Rates of childhood behavior problems, anxiety and depression are rising significantly. Many mental health disorders develop in early childhood, yet go undiagnosed and untreated for years. According to the CDC:
7.4% of children aged 3-17 have a diagnosed behavior problem,
7.1% of children aged 3-17 have diagnosed anxiety and
3.2% of children aged 3-17 have diagnosed depression.
Imagine what the percentages are if we included all of the undiagnosed children. As significant as these numbers are, there still seems to be a stigma surrounding mental health and finding the necessary help can still be such a struggle. That is another conversation for another time but what I want you to know is that if your child is suffering from anxiety or depression, you can get accommodations in school under the classification of “Emotional Disturbance”.
Under the Individuals with Disabilities Education Act (IDEA), an emotional disturbance is a condition where the child exhibits one or more of the following over a long period of time (courts interpret this usually as over several months) and to a marked degree that adversely affects a child’s educational performance:
1. An inability to learn that can’t be explained by intellectual, sensory or health factors. This characteristic requires documentation that a student is not able to learn, despite appropriate instructional strategies and/or support services. A comprehensive and differential assessment must be performed to establish an “inability to learn.” The assessment should rule out any other primary reasons for the suspected disability.
2. An inability to build or maintain appropriate relationships with peers and teachers. This characteristic requires documentation that the student is unable to initiate or to maintain satisfactory interpersonal relationships with peers and teachers across different settings and situations. Satisfactory interpersonal relationships include the ability to demonstrate sympathy, warmth and empathy toward others; establish and maintain friendships; be constructively assertive; and work and play independently. This characteristic does not refer to the student who has conflict with only one teacher or with certain peers.
3. Inappropriate types of behavior or feelings under normal circumstances. This characteristic requires documentation that the student’s inappropriate behavior or feelings deviate significantly from expectations for the student’s age, gender and culture across different environments. The IEP Committee must determine whether the student’s inappropriate responses are occurring “under normal circumstances.” When considering “normal circumstances,” the IEP Committee should take into account whether a student’s home or school situation is disrupted by stress, recent changes, or unexpected events.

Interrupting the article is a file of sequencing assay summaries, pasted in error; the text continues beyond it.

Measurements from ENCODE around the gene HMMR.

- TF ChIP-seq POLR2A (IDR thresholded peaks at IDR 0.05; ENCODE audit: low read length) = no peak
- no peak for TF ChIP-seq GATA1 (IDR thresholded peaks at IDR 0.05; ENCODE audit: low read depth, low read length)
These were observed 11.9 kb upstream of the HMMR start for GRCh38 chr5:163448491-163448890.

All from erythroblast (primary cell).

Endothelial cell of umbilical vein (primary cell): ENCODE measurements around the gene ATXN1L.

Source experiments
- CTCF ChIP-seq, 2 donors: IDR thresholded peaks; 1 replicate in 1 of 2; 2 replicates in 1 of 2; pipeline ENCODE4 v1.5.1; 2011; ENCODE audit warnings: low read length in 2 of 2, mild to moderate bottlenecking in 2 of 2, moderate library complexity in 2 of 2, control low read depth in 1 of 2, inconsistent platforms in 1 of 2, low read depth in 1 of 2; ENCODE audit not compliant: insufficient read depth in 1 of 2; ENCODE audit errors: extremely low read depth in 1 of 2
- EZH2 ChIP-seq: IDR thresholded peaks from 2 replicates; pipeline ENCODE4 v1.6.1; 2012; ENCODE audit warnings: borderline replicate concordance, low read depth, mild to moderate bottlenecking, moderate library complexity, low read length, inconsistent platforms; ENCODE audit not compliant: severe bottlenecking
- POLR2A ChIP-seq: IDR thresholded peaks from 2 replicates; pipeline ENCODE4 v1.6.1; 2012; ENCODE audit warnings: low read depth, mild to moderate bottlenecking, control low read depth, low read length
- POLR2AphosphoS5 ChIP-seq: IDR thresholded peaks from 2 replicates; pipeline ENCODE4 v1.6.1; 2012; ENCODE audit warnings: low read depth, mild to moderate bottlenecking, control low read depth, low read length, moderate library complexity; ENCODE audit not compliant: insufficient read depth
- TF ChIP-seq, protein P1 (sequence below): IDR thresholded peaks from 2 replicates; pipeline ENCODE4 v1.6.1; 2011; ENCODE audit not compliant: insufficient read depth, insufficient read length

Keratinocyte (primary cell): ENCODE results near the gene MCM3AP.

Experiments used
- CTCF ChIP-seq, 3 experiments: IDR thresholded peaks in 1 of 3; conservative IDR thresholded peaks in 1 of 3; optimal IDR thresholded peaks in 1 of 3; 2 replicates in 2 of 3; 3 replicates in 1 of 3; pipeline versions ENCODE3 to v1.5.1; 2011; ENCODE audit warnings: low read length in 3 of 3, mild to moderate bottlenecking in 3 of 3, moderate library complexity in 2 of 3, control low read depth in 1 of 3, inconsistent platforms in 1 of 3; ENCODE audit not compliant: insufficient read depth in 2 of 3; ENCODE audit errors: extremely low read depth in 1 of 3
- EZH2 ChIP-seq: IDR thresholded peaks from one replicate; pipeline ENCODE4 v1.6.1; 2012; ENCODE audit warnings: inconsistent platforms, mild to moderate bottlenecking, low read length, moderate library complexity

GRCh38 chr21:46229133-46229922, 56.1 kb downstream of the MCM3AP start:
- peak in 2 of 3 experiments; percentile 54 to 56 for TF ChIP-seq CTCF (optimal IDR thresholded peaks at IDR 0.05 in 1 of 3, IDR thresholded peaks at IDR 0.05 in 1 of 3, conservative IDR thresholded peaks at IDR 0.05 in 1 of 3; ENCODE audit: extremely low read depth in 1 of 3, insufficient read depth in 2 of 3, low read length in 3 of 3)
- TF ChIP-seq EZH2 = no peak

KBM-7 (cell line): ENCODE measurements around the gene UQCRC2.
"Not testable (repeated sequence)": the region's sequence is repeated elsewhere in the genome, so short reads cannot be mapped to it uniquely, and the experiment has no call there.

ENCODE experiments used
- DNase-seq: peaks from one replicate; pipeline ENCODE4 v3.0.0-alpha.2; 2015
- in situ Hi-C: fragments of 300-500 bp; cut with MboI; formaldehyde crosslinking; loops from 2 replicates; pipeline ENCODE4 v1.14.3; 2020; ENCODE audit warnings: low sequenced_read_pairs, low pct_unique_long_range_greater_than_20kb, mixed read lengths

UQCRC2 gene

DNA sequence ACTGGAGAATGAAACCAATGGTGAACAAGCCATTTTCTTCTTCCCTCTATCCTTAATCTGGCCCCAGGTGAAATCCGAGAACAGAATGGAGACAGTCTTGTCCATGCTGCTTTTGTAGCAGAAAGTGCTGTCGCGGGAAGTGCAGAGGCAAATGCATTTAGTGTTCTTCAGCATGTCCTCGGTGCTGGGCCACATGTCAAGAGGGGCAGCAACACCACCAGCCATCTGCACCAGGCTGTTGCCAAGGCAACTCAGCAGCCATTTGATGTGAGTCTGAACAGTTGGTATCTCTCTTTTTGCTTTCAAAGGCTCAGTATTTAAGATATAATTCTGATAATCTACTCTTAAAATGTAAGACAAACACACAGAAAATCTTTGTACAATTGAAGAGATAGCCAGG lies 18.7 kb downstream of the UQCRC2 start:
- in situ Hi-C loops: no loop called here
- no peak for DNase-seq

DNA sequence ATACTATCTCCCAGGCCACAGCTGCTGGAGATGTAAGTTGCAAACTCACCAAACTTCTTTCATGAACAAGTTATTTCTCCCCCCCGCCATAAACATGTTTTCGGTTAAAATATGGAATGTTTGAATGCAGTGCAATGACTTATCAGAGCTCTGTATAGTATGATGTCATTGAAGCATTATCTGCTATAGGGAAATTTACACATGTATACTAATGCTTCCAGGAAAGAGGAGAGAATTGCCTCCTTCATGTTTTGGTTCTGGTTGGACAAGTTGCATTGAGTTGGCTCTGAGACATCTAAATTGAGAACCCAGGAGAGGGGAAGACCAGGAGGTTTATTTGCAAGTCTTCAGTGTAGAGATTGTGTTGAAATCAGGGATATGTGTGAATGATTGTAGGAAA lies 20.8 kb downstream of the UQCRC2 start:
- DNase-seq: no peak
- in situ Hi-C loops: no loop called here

4. A general pervasive depression or unhappiness. This characteristic requires documentation that the student’s unhappiness or depression is occurring across most, if not all, of the student’s life situations. The student must demonstrate a consistent pattern of depression or unhappiness over several months. In other words, this pattern is not a temporary response to situational factors or to a medical condition. The characteristics should not be a secondary manifestation attributable to substance abuse, medication or a general medical condition and they cannot be the effect of normal bereavement.
5. A tendency to develop physical symptoms or fears associated with personal or school problems. These are symptoms that present no demonstrable medical findings and that the child is not conscious of intentionally producing the symptoms associated to their mental health.
An emotional disturbance includes mental health illnesses such as bipolar disorder, depression, anxiety disorder, schizophrenia, post-traumatic stress disorder (PTSD), obsessive compulsive disorder (OCD) but does not apply to the student who may be socially maladjusted, unless it is determined that they also have an emotional disturbance from the list above as well. A social maladjustment is a persistent pattern of violating societal norms, such as multiple acts of truancy, or substance or sex abuse, and is marked by struggle with authority, low frustration threshold, impulsivity, or manipulative behaviors.
Students eligible for special education services under the category of emotional disturbance may have IEPs that include psychological or counseling services. These mental health services are available under IDEA and are to be provided by a qualified social worker, psychologist, guidance counselor, or other qualified personnel.
If you feel your child does in fact have an emotional disturbance, reach out to your school and start a conversation. All it takes is a little collaboration between you and your child’s school to get the ball rolling and get your child the mental health services they need to be their best selves. It is never too late.